“Yeah. What was all that about?” Harry asked curiously. “I couldn’t make heads or tails of what they were talking about.”
Ginny reached across and brushed a stray lock of hair out of his eye before answering. “It was about what happened at Diagon Alley,” she explained bashfully. “Mum was going around the bend. She was furious with you and even more furious with Dumbledore for allowing it to happen. She kept insisting that someone had to do something about it. ‘She wasn’t going to stand for it.’”
Ginny paused, then looked inquiringly at Harry. “The thing is, I don’t know what she wasn’t going to stand for. Every time I tried to ask, she told me it wasn’t important, and I didn’t need to worry my pretty head about it.” She lowered her eyes again, and Harry was barely able to catch her next words. “But I think you know what it is, and I’ll bet a stack of Galleons that it is important.”
Harry took both of her hands in his and gently rubbed his thumb across the backs of them, as he sorted out the proper words with which to reply.
“Ginny,” he began gently, “do you know what happened yesterday? Did anyone explain anything to you?”
“Er, I know something happened when we touched. I think there was a bright light. I vaguely remember being surrounded by a dome, but not much else.” She bent her head forward, red hair hiding her fiery blush, as she continued. “I remember everything feeling right, like I’ve always known you.” She peeked up at him, trying to gauge his reaction.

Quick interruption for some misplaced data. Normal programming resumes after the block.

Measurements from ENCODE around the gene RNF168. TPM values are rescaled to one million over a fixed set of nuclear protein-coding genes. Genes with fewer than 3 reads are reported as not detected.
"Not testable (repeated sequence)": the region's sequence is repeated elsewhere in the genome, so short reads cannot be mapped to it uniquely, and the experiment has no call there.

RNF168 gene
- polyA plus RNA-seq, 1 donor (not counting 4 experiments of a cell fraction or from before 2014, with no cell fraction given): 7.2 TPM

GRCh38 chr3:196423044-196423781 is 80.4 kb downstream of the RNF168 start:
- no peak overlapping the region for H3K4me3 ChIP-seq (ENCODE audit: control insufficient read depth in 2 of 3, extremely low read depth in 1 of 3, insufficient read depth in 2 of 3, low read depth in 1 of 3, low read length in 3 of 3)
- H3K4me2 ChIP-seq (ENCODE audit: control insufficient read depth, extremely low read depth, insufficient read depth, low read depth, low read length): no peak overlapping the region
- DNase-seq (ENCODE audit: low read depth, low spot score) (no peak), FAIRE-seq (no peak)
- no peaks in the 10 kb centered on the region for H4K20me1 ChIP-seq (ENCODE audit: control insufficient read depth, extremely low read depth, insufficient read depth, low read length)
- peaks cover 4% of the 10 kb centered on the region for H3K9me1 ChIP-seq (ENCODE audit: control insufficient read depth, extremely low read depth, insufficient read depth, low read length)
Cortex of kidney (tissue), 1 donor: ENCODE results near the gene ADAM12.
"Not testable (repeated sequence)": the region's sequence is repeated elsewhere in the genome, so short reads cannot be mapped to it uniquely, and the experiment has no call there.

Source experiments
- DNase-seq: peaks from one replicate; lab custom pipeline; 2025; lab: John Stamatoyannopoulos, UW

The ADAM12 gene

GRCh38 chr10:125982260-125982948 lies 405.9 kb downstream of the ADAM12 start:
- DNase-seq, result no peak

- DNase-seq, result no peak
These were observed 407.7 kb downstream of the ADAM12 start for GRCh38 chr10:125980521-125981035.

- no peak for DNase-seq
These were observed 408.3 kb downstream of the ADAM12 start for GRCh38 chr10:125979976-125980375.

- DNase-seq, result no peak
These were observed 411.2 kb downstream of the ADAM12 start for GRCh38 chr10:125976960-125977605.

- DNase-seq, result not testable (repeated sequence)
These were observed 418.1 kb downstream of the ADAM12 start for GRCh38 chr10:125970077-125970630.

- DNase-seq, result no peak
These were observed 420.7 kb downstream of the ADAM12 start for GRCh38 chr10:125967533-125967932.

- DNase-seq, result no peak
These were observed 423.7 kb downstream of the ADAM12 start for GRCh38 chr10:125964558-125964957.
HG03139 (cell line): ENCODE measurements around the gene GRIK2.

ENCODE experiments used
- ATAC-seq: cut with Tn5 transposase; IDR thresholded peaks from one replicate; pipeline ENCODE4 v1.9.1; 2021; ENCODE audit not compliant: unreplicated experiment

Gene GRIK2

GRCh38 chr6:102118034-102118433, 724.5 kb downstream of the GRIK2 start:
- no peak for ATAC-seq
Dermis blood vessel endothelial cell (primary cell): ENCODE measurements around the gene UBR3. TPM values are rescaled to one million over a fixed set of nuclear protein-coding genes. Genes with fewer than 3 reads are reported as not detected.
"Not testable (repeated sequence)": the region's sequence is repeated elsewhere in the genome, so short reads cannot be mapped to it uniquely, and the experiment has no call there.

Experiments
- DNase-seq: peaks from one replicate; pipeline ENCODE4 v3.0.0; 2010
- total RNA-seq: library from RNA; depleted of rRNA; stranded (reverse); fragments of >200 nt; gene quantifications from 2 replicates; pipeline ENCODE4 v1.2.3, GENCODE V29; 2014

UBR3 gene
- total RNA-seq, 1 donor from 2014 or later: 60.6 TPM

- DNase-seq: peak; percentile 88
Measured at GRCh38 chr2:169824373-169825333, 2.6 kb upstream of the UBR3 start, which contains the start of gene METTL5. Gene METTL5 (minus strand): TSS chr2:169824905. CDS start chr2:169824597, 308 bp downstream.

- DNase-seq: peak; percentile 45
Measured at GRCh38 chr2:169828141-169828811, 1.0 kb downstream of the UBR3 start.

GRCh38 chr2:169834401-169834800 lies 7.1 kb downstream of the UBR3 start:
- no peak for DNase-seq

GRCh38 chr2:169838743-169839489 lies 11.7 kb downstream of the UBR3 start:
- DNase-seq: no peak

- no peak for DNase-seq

Harry simply tightened his hold on her hands and continued to run reassuring circles over the backs of them.
“I felt that way, too,” he confessed quietly. “I knew I could trust you, even though we’d never met before. This is the first time I’ve ever felt that way about anybody.” He paused, inwardly debating whether or not to share his next set of thoughts with her. “I’ve never even had a friend before,” he confided. “Dudley always made certain of that.”
At her puzzled expression, Harry explained. “Dudley is my cousin. He hated me and threatened anyone who even attempted to speak with me.” He shrugged. “But that’s in the past. Things are different now. Now I have you,” and he flashed her a hopeful smile.
Ginny returned it, a bit tentatively, and then spoke. “But there is more to it, isn’t there, Harry? I wish I’d been able to go with you to Gringotts when the Goblin invited me, but Mum insisted we had to go home. She said Dumbledore would fix everything.”